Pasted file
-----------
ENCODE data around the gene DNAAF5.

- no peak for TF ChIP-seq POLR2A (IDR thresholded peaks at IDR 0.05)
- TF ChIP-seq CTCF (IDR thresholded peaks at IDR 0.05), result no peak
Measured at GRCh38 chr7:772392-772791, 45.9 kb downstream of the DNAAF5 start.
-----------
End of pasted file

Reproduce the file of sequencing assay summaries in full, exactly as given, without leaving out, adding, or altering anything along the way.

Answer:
ENCODE data around the gene DNAAF5.

- no peak for TF ChIP-seq POLR2A (IDR thresholded peaks at IDR 0.05)
- TF ChIP-seq CTCF (IDR thresholded peaks at IDR 0.05), result no peak
Measured at GRCh38 chr7:772392-772791, 45.9 kb downstream of the DNAAF5 start.